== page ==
This summer two of these weather systems have fanned flames on the east coast, and another one may form by the end of the week.
NSW and Victoria’s rural fire chiefs both said this week that more hazard reduction burns offered false hope on removing fire risk.
Victoria’s Country Fire Association chief officer, Steve Warrington, said: “The emotive argument is not supported that fuel reduction burning will fix all our problems”. NSW’s Rural Fire Service Commissioner, Shane Fitzsimmons, warned the technique was “not the panacea”.
Professor Bradstock said hazard reduction burning, typically carried out by state land managers and fire services in favourable weather over winter or spring, is an effective tool that reduces the volume of combustible fuel in a forest.
But to generate a significant reduction in bushfire risk would require hazard reduction burning on an immense scale in risky areas near towns, which could be cost prohibitive.
Professor Bradstock has estimated that due to increasing weather risks funding for hazard reduction burns would need to increase fivefold just to hold the threat to lives and property at current levels.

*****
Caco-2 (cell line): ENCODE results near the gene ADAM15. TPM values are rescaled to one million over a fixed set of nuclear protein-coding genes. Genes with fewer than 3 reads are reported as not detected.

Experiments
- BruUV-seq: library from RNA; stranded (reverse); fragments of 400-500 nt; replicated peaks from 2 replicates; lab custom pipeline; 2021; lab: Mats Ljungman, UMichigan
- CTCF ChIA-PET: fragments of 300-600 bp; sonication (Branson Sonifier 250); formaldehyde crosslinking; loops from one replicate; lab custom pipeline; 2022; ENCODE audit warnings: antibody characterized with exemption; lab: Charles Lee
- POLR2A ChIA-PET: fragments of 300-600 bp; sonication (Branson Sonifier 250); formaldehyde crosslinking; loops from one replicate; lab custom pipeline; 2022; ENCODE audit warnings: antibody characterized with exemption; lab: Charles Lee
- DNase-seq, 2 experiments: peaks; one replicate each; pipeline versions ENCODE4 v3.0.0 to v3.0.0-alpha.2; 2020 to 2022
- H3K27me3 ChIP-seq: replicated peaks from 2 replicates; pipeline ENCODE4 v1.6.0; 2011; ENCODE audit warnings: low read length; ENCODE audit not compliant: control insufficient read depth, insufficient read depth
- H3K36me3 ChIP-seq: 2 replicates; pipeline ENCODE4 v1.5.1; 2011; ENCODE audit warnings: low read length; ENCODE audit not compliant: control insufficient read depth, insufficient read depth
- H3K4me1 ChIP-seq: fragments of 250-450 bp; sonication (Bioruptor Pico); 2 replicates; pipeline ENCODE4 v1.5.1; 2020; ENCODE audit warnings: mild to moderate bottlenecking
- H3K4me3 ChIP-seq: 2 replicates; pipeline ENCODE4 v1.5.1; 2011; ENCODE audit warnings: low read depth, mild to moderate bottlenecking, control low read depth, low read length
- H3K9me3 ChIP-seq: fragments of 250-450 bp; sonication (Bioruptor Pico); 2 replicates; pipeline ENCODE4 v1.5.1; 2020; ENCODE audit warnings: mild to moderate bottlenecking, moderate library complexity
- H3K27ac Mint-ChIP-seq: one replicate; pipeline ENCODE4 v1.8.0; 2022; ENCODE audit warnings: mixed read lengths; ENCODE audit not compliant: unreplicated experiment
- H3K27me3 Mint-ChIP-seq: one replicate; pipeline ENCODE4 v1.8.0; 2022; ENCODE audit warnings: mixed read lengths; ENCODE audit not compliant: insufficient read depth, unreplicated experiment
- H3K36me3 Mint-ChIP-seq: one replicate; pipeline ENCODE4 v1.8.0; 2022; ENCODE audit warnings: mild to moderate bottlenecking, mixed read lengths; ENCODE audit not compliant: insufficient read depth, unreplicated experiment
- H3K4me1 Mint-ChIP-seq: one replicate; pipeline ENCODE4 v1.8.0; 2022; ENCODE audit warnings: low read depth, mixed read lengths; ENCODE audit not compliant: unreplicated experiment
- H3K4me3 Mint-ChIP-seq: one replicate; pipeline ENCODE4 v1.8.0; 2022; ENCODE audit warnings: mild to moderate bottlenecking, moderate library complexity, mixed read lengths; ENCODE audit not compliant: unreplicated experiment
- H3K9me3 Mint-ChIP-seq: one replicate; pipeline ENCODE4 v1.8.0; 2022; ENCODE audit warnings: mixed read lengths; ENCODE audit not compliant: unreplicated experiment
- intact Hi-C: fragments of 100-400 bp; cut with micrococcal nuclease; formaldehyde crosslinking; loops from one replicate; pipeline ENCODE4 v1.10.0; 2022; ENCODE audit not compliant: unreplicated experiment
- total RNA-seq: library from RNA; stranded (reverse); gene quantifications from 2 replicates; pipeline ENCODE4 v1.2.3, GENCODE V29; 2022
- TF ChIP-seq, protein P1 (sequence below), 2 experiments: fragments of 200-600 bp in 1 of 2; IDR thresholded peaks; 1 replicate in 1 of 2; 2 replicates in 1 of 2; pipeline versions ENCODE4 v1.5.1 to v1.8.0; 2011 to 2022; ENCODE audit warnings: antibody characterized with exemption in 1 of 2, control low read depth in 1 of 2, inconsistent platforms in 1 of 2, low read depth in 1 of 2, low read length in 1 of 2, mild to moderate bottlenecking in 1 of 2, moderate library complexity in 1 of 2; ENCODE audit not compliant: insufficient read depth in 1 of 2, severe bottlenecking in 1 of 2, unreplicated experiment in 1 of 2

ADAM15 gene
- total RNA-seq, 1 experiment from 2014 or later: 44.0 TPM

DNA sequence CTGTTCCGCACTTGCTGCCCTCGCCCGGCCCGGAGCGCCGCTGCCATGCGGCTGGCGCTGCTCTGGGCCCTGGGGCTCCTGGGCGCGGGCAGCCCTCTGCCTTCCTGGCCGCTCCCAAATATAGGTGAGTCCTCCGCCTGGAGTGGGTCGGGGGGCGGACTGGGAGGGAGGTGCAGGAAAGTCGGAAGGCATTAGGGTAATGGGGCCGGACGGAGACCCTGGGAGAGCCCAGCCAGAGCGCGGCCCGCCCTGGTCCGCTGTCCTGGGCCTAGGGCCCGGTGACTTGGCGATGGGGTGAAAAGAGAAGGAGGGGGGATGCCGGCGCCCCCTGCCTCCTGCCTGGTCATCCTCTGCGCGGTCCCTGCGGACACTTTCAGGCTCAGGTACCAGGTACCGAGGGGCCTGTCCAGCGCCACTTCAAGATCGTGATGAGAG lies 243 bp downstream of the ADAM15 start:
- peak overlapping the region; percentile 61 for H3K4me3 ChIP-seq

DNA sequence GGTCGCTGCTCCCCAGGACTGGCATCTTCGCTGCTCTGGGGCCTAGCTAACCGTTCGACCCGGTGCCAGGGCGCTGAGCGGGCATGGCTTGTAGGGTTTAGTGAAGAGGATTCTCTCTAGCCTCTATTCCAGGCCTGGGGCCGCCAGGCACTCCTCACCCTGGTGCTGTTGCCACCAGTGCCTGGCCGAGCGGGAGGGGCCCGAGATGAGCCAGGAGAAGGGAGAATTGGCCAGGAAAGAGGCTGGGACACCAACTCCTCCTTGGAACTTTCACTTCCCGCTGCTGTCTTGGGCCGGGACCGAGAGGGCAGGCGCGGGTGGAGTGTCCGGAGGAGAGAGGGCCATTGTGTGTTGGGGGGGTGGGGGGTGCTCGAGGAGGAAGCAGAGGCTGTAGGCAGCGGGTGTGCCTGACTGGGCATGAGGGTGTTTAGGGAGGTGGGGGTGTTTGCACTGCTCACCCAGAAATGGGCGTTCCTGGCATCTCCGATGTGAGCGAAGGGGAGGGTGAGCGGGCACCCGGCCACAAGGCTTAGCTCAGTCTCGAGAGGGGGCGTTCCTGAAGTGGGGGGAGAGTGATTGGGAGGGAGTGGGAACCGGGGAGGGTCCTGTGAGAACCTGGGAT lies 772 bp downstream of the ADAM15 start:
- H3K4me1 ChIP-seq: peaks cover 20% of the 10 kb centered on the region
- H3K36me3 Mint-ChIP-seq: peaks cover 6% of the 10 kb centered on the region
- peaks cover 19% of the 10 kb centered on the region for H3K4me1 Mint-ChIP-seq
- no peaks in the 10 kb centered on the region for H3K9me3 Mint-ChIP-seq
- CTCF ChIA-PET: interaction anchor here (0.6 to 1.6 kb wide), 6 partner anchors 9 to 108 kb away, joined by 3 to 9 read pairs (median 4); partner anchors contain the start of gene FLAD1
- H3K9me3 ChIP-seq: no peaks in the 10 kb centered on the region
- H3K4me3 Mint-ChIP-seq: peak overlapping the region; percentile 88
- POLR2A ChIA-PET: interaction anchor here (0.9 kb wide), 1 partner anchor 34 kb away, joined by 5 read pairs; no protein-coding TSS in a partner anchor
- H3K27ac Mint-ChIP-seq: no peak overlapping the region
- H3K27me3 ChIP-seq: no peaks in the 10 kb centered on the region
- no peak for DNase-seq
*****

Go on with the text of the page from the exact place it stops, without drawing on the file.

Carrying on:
That means NSW alone would have to spend $500 million a year to maintain the status quo, and even more to reduce the risk of repeating the death and destruction of this summer’s fires.
“Hazard reduction burns carried out close to properties, within a couple of kilometres, can be very effective under extreme fire conditions up to four years or so after the bush was burnt,” Professor Bradstock said.
“But under catastrophic conditions like we’ve seen that window of effectiveness goes down to a year.”
These prescribed burns can limit the intensity of a fire, and enable firefighters to deploy suppression techniques like aerial water bombing. In areas adjacent to houses, hazard reduction can reduce the size and spread of ember attack.
A study led by the Australian National University into the Black Saturday bushfires in Victoria found hazard reduction burning within 500 metres of houses resulted in 15 per cent fewer house losses compared with hazard burns eight kilometres from houses.
“Hazard reduction near houses can be over 10 times more expensive than burning in a remote area of bush, but I’d argue it’s more cost effective,” Professor Bradstock said.
Mike is the climate and energy correspondent for The Age and The Sydney Morning Herald.